Lifeguards hold important post
It’s just another day at the beach for Tahoe lifeguards.
While many may envy those who bask in the Sierra sun holding vigil over lake swimmers, Lakeside Beach lifeguard Tim Rice said Tahoe’s waters can be hazardous for careless swimmers. High-altitude conditions and cold water keep Rice and the Lakeside’s other three lifeguards on careful watch.
Rice said rescues are noticeably down this year from Lakeside’s annual average of about 30. In a normal summer the lake’s temperature usually stays around 60 degrees. Rice said the temperatures have been 5 to 10 degrees warmer this year. He credits the decline in rescues to the warmer temperatures and lower water level.
“It is so shallow and warm that people aren’t freaking out like last year,” Rice said. “We just consider ourselves preventative. Last year we had like 35 rescues. We have gone in a few times but it was just assistance-type situations.”
Guard Lisa Welliver said there have been a lot of windy days on the lake this summer, making their job difficult at times.
“The wind has been our biggest factor,” Welliver said. “It has just been really super windy. I try to stay off the tower if it is too windy. One day the tower blew down.”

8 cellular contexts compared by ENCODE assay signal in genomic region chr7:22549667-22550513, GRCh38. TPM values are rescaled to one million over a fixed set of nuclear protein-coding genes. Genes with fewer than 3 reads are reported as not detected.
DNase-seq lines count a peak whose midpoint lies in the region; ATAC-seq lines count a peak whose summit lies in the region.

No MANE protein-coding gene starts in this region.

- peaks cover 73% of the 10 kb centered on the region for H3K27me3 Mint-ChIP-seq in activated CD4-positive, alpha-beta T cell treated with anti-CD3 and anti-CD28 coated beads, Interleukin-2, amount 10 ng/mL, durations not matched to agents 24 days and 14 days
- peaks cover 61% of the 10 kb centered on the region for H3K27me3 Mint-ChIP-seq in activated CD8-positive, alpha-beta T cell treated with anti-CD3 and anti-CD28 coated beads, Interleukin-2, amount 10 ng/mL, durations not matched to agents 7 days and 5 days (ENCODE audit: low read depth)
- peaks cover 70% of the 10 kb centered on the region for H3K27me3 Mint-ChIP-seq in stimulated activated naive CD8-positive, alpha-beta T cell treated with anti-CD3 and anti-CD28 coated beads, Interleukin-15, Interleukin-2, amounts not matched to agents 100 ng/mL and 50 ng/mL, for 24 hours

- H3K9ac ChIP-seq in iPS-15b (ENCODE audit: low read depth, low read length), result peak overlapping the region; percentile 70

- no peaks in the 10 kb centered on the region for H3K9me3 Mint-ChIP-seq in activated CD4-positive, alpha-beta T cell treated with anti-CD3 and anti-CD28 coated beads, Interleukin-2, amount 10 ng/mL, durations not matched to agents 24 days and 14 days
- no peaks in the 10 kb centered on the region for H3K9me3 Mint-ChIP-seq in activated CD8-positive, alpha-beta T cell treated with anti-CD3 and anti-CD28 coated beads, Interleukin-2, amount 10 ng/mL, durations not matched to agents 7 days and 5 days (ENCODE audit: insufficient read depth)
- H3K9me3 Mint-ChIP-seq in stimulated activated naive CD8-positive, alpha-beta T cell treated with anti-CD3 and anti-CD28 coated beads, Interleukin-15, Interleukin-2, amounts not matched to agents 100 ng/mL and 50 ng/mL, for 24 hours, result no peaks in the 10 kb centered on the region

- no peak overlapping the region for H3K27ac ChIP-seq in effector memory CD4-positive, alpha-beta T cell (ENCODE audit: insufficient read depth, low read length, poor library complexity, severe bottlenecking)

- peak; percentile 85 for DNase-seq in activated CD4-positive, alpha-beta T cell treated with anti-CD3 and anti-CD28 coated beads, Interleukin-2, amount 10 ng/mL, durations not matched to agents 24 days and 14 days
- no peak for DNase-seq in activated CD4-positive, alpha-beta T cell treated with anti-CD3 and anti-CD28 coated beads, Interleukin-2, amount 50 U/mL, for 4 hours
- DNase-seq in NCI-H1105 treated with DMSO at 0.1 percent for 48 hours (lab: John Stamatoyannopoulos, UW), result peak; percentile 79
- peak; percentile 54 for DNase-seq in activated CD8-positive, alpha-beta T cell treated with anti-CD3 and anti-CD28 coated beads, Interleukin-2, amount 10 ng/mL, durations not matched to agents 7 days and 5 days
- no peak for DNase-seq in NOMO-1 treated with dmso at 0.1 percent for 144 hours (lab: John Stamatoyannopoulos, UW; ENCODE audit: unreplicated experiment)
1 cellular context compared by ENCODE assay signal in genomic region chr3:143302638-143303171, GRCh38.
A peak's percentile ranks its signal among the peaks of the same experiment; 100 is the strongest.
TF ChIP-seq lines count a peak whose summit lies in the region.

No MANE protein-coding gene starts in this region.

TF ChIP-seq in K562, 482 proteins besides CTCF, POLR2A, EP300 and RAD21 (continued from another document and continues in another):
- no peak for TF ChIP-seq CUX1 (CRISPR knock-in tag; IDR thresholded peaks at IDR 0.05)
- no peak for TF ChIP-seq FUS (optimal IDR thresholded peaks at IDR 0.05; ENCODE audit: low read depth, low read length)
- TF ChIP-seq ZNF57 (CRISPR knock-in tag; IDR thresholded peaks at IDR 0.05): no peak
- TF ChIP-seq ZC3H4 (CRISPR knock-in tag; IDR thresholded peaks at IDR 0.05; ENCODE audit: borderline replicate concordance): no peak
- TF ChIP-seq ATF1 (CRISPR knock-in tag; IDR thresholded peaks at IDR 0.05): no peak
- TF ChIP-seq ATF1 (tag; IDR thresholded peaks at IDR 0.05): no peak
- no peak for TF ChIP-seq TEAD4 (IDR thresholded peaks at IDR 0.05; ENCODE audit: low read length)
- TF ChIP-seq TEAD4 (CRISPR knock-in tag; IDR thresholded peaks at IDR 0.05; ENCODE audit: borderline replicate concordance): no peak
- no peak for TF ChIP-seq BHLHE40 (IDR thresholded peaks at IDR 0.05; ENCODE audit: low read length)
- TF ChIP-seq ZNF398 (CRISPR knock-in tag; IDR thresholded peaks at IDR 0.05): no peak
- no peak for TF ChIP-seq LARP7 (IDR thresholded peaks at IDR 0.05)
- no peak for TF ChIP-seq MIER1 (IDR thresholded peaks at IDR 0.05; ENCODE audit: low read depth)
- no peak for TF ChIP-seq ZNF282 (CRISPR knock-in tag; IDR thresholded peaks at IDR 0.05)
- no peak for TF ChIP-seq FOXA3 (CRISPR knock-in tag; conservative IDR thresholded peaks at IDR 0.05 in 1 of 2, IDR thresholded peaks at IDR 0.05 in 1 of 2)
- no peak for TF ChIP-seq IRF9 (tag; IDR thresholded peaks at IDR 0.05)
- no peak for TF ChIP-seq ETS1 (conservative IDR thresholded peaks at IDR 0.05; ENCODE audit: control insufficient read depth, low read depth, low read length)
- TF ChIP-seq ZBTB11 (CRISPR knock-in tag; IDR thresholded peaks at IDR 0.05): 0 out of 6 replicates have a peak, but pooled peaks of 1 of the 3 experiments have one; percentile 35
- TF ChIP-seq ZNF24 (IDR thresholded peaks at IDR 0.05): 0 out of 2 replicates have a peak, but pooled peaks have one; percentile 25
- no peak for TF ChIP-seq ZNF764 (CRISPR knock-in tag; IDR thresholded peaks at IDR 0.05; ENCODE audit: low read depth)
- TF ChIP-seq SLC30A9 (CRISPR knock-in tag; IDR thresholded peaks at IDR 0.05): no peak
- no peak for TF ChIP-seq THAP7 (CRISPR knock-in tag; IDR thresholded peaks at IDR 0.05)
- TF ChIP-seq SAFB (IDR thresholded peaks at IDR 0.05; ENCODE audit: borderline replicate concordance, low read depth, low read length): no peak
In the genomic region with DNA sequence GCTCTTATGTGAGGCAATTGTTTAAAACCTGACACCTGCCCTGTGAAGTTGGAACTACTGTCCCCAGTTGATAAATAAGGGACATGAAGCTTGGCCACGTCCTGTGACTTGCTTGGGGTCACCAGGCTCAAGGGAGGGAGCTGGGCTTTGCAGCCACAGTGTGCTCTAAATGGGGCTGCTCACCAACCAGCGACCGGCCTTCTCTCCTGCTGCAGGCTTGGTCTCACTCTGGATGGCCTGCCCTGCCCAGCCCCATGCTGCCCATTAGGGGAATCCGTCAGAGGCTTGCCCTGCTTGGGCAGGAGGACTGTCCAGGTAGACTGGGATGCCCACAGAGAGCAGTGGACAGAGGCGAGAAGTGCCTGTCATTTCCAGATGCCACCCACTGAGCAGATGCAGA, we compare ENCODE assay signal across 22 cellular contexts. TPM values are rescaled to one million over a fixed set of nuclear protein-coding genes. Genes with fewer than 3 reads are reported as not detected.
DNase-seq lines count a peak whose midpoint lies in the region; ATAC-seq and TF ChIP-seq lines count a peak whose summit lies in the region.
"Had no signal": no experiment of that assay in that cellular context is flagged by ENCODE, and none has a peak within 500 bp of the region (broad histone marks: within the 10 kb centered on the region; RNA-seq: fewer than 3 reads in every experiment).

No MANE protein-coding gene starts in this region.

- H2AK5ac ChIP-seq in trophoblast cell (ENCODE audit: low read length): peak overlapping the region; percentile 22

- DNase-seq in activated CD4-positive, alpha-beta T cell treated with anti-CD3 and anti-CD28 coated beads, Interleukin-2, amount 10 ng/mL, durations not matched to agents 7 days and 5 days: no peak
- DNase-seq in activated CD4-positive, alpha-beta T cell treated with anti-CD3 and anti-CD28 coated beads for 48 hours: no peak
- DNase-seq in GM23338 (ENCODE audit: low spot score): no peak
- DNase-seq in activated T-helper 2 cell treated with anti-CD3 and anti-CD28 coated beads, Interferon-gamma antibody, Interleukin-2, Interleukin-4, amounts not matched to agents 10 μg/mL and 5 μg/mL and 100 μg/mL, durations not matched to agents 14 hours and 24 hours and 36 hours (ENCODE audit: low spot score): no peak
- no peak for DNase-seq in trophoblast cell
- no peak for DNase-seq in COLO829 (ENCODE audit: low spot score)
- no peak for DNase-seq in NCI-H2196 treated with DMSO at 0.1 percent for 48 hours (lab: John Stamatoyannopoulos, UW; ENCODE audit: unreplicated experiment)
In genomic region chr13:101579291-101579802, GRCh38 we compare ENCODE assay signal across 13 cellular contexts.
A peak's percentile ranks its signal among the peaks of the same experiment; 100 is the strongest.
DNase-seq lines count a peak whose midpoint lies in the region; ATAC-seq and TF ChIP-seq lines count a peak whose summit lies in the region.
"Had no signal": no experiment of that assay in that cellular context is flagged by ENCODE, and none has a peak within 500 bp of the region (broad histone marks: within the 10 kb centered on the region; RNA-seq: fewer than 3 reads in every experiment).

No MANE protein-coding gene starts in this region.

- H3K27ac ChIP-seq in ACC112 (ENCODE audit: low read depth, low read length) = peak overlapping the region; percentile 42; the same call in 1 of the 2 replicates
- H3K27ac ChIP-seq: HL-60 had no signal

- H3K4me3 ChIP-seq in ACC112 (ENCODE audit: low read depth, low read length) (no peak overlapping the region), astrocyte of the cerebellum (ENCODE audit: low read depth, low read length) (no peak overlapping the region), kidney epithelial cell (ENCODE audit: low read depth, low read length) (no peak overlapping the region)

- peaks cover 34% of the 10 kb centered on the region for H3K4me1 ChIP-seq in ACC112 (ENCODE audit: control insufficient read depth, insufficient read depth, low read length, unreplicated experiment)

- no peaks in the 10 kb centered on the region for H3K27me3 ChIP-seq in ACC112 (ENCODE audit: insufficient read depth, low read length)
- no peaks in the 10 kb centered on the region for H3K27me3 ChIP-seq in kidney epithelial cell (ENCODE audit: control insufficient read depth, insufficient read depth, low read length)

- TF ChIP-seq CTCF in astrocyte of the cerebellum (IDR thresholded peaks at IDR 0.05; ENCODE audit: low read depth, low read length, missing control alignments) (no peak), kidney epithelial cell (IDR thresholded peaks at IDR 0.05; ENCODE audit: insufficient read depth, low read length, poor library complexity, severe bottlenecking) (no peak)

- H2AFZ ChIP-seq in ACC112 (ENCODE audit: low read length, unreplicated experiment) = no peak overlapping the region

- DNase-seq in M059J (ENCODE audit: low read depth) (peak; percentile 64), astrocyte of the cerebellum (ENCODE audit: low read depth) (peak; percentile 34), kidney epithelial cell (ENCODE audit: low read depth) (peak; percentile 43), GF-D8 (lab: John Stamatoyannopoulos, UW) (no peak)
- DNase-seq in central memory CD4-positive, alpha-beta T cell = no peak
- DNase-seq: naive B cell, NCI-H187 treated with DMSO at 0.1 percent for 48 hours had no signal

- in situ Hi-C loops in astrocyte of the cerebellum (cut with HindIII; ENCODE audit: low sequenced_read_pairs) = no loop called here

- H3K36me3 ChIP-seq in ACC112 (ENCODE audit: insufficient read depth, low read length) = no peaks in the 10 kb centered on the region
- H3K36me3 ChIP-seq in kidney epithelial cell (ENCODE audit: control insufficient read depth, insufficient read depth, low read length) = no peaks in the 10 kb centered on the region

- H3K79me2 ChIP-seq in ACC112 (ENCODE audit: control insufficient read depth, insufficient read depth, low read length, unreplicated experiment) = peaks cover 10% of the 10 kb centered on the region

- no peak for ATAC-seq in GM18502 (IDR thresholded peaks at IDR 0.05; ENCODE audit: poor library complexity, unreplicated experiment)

Rice, who has been working at Lakeside Beach since 1994, recalled a day in 1999 when it was so windy that the Tahoe Princess which docks adjacent to the beach, blew inside Lakeside’s breakwall.
“One time the Tahoe Princess came through the swimming area,” Rice said. “It was a super high windy day and they were trying to park it and they got caught in the ropes and floated on through.”
Before moving to Tahoe, Rice was a Volusia County lifeguard for six years in Daytona Beach, Fla. He said lifeguarding at Lake Tahoe is not as rigorous as the at the ocean but the swimmers on the lake face unique hazards.
“It is definitely not like working the ocean,” Rice said. “The majority of problems are hypothermia and cramping after swimming out too far.”
Rice said he and the other guards stress public relations with beach patrons. He said communication is a major factor in educating visitors about how to respect the lake and its wildlife.
“Public relations is a big part of our job,” Rice said. “Just to get to know the clientele and let them know what they can do and what they can’t. It is a tactful way to tell people about the environment. Not to feed the geese, you know, Oreos, corn puffs.”
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